I get asked that question sometimes. When I first started running barefoot, I wrote often about it on Facebook and on my blog. So I figured it's time to set the record straight.
At this point, I'm not a barefoot runner. I'm a minimalist runner. I don't know why, but the balls of my feet have started hurting after I run barefoot--like I have stone bruises or something. One foot gets pretty bad pretty quickly. And somehow, the ultra-thin soles of my Vibram Five Fingers KSOs (a.k.a. "itty bitty gorilla feet") are enough to protect my feet so that when I do feel that discomfort, it's minimal.
When I'm chatting online with other barefoot runners, I'm a little embarrassed to admit...I'm wearing shoes. Barefoot runners and minimalist runners usually congregate together, since both groups are committed to running with a gentle form, and to feeling the ground (whether on bare feet or through very thin-soled shoes.) Even the Barefoot Runners Society, a group that has helped me a whole lot, states on their site that they want "To offer resources that unite barefoot and minimalist runners from around the world."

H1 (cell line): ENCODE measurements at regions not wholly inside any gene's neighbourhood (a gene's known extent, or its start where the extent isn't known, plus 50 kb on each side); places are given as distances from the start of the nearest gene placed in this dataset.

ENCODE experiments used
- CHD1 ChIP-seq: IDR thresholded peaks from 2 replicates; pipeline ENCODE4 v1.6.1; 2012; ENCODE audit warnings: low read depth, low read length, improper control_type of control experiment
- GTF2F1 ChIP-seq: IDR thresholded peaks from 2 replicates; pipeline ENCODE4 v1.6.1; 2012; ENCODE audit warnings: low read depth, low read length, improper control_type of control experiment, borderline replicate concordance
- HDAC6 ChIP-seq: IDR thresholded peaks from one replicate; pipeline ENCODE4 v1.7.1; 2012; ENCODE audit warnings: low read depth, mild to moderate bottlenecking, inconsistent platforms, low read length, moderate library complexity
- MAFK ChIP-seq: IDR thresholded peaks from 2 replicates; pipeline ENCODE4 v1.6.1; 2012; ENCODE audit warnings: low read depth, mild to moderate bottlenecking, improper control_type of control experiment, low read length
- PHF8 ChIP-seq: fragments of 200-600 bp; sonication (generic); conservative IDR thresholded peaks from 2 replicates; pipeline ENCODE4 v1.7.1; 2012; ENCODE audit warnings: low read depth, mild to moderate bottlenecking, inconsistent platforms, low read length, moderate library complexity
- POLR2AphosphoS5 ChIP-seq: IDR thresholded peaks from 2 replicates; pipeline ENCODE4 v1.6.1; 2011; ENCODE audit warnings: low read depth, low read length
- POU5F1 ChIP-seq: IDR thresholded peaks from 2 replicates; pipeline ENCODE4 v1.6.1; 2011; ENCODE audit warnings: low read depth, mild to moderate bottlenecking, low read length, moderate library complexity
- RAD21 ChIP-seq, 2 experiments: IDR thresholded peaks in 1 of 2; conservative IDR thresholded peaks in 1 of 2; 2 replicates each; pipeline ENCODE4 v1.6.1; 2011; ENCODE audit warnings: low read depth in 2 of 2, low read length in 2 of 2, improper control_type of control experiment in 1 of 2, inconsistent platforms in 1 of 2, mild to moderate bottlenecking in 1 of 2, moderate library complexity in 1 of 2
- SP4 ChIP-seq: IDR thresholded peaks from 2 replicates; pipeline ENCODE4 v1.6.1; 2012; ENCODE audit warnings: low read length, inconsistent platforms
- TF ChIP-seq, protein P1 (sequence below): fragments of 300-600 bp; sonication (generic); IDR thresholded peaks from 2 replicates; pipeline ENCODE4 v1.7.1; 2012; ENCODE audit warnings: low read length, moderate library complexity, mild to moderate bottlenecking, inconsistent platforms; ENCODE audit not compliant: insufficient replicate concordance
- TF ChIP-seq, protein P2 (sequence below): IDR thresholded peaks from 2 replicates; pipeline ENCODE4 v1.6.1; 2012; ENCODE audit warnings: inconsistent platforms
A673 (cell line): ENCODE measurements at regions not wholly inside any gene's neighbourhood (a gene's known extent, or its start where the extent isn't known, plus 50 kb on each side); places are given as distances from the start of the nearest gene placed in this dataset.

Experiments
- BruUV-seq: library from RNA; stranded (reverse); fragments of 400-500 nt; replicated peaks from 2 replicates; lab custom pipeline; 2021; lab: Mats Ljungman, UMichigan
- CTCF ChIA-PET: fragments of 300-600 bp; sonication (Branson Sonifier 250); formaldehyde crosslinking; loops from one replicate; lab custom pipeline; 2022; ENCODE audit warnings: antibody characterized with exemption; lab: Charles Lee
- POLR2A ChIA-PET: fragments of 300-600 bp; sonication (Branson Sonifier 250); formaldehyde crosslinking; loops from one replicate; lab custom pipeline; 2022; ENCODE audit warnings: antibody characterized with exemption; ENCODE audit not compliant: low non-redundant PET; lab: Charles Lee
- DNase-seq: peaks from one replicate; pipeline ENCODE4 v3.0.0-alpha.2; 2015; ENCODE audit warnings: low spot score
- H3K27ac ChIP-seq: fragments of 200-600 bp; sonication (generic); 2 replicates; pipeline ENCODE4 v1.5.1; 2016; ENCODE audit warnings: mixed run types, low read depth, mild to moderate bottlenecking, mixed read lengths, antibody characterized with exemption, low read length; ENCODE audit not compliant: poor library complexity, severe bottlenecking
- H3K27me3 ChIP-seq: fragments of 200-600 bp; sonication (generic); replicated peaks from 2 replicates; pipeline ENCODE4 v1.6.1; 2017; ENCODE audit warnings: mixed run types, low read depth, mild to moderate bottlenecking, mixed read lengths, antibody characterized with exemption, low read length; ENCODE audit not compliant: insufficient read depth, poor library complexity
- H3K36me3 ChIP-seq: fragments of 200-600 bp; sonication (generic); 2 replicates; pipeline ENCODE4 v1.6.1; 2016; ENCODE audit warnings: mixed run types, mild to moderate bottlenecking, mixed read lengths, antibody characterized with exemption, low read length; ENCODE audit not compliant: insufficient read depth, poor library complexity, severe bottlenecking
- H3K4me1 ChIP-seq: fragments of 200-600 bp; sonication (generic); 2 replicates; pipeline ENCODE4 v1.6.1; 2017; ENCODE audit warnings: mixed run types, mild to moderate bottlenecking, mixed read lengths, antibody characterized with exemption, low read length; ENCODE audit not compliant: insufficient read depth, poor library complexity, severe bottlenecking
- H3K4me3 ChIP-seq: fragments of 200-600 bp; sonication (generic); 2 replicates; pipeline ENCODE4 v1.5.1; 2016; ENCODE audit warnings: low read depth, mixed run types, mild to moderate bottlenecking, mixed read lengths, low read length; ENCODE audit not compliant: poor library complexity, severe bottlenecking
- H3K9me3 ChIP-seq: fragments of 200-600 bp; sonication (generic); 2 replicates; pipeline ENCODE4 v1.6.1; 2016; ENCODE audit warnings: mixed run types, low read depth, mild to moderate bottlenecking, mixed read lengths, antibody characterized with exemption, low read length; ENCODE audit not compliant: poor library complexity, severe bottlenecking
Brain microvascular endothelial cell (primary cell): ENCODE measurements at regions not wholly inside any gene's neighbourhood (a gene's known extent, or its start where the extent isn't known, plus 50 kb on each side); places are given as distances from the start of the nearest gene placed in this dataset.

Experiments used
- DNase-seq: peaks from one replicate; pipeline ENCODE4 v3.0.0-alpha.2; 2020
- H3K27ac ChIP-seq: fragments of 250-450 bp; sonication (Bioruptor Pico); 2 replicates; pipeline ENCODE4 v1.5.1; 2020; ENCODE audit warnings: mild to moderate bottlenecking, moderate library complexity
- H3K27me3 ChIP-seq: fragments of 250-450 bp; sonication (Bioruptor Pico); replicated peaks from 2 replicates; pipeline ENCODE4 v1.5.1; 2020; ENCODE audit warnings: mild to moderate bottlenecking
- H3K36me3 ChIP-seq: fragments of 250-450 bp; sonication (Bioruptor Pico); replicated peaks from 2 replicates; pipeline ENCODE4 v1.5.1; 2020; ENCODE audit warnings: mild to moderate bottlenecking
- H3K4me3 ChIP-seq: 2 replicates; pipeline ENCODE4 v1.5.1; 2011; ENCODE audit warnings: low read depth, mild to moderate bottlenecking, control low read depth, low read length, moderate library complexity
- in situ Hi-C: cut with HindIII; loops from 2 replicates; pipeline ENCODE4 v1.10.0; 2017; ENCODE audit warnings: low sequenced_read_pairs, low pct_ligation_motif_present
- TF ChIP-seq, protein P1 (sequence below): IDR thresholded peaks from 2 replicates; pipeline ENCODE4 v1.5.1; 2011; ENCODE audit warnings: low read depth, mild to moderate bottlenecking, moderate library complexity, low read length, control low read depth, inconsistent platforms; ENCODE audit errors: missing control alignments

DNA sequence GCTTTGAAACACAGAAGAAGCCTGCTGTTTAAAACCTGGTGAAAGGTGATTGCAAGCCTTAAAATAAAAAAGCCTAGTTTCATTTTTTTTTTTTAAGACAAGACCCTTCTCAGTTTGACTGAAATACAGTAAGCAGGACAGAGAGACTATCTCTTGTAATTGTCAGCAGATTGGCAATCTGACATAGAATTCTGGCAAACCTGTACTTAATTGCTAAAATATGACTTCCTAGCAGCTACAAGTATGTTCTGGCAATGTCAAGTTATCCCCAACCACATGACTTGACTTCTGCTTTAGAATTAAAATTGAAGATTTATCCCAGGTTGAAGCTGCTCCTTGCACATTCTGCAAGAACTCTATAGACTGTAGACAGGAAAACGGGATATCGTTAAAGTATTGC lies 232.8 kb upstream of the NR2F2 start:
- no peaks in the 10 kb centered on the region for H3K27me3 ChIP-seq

But sometimes there's this attitude within the barefoot/minimalist community, that barefoot running is the only really pure way to run. That minimalist runners are kinda...I don't know...weak or ignorant or something. And minimalist runners can have the same attitude toward those who wear traditional, heavily-structured running shoes. I hate to admit it, but I've even had that attitude.
And that's just plain silly. Do I even need a prefix like "barefoot" or "minimalist" or "shod" before the truly important word..."runner"? I don't want to only identify with a small segment of the running populace. Sure, it's fun to talk about minimalist shoes with others at races when I see them wearing Vibrams or Merrell Pace Gloves. But the most important thing to me is being surrounded by other runners, whatever they wear or don't wear on their feet. We're all one group, joined by our love of running.
Yes, I believe in the ideas behind barefoot and minimalist running. But when it comes down to it, I run in minimalist shoes because it works for me and because I like it. I love the light feel on my feet, and I think I run with a gentler form than I did with heavily cushioned shoes.
If you run, you should do the same. Run however it works for you, whether you're barefoot, or in minimalist shoes, or in thick-soled Nikes, or in combat boots.
And we'll all be joined, not by what's on our feet, but by our passion for getting out there and moving those feet.